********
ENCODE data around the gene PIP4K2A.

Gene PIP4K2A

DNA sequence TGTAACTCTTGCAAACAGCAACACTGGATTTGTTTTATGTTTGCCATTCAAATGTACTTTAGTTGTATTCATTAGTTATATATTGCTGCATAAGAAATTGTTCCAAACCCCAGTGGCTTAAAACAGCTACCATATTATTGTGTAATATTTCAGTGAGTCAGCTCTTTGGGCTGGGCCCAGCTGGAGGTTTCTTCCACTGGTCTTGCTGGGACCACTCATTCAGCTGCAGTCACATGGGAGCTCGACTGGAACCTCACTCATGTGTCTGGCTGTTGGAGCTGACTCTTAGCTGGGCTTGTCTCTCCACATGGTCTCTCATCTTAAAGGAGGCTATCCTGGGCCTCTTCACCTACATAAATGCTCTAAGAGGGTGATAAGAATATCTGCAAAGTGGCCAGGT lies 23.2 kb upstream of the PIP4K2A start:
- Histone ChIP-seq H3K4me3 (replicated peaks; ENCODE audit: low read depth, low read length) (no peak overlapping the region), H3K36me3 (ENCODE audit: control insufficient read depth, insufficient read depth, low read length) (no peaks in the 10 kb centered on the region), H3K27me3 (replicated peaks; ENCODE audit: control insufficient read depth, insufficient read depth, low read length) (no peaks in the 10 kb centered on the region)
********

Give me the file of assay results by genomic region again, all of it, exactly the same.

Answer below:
ENCODE data around the gene PIP4K2A.

Gene PIP4K2A

DNA sequence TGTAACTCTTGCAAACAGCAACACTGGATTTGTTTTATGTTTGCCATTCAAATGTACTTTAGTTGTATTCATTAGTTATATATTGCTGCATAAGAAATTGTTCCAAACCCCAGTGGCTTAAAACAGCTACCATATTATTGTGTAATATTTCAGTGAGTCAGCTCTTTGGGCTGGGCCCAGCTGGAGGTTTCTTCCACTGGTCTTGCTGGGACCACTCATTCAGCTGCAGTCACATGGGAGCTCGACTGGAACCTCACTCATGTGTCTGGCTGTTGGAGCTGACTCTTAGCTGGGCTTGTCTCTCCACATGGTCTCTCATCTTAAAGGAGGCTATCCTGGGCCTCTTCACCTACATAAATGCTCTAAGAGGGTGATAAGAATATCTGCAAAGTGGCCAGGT lies 23.2 kb upstream of the PIP4K2A start:
- Histone ChIP-seq H3K4me3 (replicated peaks; ENCODE audit: low read depth, low read length) (no peak overlapping the region), H3K36me3 (ENCODE audit: control insufficient read depth, insufficient read depth, low read length) (no peaks in the 10 kb centered on the region), H3K27me3 (replicated peaks; ENCODE audit: control insufficient read depth, insufficient read depth, low read length) (no peaks in the 10 kb centered on the region)